As we celebrate Juneteenth, which commemorates the end of slavery in the United States, Luxe spotlights six artisans whose works explore Black experiences and encourage reflection. From a Los Angeles painter’s reimagination of colonization to an Atlanta creative’s analysis of the resiliency of Black Americans, these thought-provoking pieces aim to inspire and inform.
Los Angeles-based multimedia artist Umar Rashid aims to challenge how the past is remembered through a colorful reinterpretation of historical events that shines a spotlight on marginalized voices. “What we know as history is a small fraction of what really took place because we get this sanitized version by our conquerors,” notes Rashid, whose lively yet gripping pieces strive to inspire change. “Ultimately,” he says, “what I want is to see a different future.”
Combining painting principles with elements of embroidery, Atlanta fiber artist Adana Tillman weaves in the stories of her peers into her colorful, modern quilt portraits. “Young black people are so multifaceted, and I really want to show that,” she says. “This work is really about incorporating my community, and what I’ve seen and experienced.”
California multidisciplinary artist Lava Thomas is dedicated to casting light on the stories of overshadowed figures—from Civil Rights protestors to victims of racist shootings. Through detailed sketches and symbolic installations, the memories of her subjects come to life in a more tangible way. “I feel like I’m a conduit for what they want the world to know,” she confesses. “It almost feels like a collaboration.”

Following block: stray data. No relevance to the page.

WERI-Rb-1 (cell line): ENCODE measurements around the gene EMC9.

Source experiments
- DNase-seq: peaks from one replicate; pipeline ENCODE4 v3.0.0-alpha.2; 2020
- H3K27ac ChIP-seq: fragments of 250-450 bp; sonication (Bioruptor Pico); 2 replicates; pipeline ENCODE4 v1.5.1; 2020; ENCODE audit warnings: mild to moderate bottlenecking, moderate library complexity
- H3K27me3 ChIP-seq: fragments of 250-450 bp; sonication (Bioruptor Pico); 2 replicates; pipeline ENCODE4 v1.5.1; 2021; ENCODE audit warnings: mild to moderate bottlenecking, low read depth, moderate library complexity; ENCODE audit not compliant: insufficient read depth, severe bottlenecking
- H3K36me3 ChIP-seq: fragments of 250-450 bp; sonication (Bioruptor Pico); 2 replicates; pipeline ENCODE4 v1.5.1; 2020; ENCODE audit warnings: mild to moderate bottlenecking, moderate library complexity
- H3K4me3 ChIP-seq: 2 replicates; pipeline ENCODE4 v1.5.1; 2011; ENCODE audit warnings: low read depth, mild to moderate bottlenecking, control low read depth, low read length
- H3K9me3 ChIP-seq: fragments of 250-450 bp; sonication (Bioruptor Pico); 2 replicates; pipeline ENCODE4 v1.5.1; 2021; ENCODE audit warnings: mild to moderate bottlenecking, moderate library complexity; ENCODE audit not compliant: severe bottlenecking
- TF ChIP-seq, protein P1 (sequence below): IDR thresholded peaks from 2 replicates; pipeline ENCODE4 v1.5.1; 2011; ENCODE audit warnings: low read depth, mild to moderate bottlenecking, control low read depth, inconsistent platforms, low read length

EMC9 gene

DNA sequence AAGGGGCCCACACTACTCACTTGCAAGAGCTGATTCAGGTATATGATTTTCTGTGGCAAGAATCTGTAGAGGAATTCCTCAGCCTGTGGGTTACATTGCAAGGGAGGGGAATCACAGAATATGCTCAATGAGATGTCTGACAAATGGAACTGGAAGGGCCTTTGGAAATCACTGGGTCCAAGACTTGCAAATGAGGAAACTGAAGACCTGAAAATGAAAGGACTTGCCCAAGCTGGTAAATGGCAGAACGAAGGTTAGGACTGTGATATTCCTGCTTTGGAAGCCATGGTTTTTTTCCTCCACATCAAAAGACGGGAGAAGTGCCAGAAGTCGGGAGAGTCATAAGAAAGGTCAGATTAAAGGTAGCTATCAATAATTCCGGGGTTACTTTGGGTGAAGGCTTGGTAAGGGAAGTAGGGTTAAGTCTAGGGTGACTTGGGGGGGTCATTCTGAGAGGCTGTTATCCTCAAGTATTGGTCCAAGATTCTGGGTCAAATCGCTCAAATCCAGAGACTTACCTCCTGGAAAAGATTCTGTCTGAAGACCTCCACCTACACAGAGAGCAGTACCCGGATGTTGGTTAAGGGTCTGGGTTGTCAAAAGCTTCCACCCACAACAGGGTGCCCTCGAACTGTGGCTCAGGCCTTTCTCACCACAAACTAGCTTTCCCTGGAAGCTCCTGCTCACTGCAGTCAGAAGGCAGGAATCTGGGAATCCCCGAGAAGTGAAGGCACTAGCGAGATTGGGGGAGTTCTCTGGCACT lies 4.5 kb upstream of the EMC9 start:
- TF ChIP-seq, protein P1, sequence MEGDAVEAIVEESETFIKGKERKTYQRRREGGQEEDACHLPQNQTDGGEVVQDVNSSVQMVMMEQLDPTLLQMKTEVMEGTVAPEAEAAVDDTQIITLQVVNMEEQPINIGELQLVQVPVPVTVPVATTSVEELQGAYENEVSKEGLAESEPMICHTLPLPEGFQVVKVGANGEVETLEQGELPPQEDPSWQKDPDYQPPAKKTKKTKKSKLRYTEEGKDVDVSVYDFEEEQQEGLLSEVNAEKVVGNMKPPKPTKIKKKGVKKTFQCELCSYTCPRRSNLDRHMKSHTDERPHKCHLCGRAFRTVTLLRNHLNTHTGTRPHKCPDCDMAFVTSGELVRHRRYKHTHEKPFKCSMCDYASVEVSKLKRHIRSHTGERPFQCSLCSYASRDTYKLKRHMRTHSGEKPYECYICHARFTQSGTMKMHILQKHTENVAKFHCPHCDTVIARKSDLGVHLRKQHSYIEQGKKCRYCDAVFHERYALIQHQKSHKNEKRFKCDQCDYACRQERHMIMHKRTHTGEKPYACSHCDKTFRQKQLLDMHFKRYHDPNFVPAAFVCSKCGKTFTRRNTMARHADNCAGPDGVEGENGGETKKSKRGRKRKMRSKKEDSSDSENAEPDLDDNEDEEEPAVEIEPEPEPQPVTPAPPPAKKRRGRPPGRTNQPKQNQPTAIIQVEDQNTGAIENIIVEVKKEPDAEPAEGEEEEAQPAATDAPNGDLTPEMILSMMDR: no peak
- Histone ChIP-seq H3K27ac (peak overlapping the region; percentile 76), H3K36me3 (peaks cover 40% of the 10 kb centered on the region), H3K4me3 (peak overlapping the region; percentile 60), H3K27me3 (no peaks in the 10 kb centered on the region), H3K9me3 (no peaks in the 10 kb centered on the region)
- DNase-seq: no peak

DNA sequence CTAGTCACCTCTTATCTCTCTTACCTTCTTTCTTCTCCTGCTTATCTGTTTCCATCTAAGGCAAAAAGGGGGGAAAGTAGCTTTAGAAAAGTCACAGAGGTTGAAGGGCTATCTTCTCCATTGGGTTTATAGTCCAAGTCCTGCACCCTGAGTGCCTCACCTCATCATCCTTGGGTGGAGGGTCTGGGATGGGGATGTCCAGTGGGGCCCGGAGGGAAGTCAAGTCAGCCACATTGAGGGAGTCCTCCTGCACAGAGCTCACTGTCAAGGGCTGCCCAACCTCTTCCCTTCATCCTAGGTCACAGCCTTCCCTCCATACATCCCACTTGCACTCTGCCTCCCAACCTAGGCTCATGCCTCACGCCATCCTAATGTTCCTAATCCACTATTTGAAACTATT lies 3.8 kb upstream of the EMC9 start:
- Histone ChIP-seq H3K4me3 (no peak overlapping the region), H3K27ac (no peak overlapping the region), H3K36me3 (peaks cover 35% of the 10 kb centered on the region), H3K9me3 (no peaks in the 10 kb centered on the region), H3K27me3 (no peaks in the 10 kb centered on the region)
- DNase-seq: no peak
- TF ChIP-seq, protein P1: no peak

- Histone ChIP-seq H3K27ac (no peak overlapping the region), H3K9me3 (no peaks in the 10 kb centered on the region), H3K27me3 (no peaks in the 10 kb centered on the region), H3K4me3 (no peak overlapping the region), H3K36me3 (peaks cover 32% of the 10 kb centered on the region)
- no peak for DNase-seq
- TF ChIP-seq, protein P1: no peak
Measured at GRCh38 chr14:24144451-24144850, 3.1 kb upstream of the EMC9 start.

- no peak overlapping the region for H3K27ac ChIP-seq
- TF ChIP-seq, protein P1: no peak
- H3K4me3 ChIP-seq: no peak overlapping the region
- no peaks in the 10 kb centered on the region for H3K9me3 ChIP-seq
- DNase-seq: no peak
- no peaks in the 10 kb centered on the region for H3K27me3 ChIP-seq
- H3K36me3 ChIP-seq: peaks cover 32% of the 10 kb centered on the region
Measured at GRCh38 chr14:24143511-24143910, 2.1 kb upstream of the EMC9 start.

For Atlanta mixed-media artist Michi Meko, the artistic process almost always starts with a search for materials. From trashed treasures found in Black communities to maritime objects like compasses, Meko uses these reclaimed riches to explore the history of many Black Americans. “I [think] about their migrations,” Meko says, “this idea of being able to read the sky and know which way your freedom is.”
Marrying abstract forms with realistic images, Denver creative Ron Hicks uses his art to call for empathy. Expressing vulnerability through facial expression or composition, Hicks hopes the human connection behind his pieces forces viewers to open their hearts to exploring different perspectives. “Everyone has a view. The only thing you can do is hope for a response,” he says.
Denver painter Rochelle Johnson’s uplifting works spotlight the unseen. Whether exploring themes of gentrification or even Black female bodies (“We can be considered vulnerable, innocent, beautiful and all the other stuff that everybody else is considered,” she says), Johnson approaches the sometimes complex topics from an optimistic point of view.